Revised energy labels for air-cons and clothes dryers

Buying home appliances that can help cut electricity bills will become easier.

Air-conditioners, refrigerators and clothes dryers will have new labels that more accurately reflect their energy efficiency.

This comes amid growing sophistication of both producers and consumers in the market for greener products.

For instance, in 2008, only less than 10 per cent of refrigerators sold here were rated four-ticks, indicating that they were the most energy-efficient. This grew to more than 40 per cent in 2012.

The number of models of four-tick chillers in the market has also increased sharply, from about 20 in 2008 to nearly 300 in June this year.

To help consumers make even greener choices, the National Environment Agency is tweaking its labelling from Sept 1.

The most efficient models will be given five ticks, instead of the current four.

The least green products will have one tick. In the present system a product could receive a no-tick rating.

"Consumers can look forward to having better energy-efficient home appliances and better identify models which will translate to greater cost savings," said the agency in a statement.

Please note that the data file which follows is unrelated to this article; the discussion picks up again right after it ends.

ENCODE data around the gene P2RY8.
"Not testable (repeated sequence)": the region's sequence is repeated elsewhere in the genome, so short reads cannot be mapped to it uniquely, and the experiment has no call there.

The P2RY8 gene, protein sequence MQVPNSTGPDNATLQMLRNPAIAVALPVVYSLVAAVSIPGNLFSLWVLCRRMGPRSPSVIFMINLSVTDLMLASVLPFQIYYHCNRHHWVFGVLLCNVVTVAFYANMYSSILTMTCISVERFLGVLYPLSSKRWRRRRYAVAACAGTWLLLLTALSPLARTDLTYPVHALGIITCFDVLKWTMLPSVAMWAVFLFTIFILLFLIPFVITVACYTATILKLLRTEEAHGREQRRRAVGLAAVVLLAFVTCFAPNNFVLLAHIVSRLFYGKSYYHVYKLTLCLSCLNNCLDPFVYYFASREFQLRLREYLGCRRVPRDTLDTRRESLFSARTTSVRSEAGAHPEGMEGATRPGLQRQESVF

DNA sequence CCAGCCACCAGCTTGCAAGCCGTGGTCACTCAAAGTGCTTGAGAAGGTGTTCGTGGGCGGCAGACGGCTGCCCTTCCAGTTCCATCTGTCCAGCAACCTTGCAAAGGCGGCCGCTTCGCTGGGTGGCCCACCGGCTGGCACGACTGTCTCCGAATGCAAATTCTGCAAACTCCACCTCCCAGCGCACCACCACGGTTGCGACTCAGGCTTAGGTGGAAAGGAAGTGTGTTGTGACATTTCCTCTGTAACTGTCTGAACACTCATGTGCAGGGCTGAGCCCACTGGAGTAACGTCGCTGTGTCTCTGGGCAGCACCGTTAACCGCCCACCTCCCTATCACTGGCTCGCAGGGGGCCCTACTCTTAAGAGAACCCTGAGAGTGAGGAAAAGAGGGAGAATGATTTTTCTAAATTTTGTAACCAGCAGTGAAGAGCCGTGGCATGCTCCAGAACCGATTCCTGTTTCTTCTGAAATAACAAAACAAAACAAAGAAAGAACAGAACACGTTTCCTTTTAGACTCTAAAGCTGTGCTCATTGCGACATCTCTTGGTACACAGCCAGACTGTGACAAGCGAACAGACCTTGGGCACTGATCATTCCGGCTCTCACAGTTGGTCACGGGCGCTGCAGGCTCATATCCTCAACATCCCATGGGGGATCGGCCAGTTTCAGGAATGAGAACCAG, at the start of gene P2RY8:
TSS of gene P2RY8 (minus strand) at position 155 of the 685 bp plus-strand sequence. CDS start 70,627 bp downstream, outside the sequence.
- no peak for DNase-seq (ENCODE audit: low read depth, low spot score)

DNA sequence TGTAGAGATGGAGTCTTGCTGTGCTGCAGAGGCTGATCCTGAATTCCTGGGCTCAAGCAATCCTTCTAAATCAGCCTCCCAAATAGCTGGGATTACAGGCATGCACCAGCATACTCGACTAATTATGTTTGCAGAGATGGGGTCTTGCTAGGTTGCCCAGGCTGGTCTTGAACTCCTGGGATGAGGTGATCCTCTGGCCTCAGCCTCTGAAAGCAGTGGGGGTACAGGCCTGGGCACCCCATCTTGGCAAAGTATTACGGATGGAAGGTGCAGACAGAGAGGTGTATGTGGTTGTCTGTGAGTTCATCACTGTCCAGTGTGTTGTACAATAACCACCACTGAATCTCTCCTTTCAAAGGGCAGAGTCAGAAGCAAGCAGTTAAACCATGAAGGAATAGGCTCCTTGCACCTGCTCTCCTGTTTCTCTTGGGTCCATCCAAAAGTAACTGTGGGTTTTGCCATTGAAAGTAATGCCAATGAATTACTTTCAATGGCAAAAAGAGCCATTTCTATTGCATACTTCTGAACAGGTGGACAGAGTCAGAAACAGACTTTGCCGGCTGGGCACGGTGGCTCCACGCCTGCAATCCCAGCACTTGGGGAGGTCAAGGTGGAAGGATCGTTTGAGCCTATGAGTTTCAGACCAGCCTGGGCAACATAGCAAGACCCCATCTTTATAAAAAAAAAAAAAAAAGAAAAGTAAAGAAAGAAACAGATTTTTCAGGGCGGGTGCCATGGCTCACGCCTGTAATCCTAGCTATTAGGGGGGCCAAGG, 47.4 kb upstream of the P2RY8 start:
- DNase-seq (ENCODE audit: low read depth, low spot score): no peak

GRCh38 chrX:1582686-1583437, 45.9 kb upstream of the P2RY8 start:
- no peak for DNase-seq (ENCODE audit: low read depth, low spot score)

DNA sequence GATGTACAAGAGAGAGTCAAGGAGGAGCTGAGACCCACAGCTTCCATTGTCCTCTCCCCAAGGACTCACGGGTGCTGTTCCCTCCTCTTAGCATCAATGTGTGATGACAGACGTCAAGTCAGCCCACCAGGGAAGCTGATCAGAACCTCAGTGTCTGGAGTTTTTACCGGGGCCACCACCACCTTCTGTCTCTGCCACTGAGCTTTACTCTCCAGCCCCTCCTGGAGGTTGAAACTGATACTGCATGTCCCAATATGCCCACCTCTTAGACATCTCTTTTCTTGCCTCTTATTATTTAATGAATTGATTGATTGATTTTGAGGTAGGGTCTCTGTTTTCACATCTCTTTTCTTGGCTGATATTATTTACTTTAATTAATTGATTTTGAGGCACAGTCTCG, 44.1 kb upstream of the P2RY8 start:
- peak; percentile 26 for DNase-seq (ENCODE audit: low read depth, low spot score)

These new labels, which are mandatory, will apply to air-conditioners and clothes dryers.

However, refrigerator ratings will only go up to four ticks as current models in the market do not even meet the revised four-tick rating.

Manufacturers of the three types of appliances are also required to state on the label the estimated energy cost of using the products in one year.

This is based on typical usage, energy consumption and an electricity tariff of 27 cents - the five-year average cost from 2009 to 2013.

The new labels will allow consumers to distinguish the top-performing green appliances.

For example, about 230 air-conditioner models have the maximum four ticks now.

This is despite some models being almost 50 per cent more efficient than others.

With the revision, only about 20 of the most-efficient models will get the new maximum five ticks.

The changes to differentiate products are a good move, said business analyst Allan Chia of SIM University, as consumers "should always be provided with sufficient information to consider before making a purchase".

Welcoming the new rating, housewife June Tan, 53, said: "Many ticks are better as it is more visual for me, and those who are less educated."

This article was published on Aug 23 in The Straits Times.

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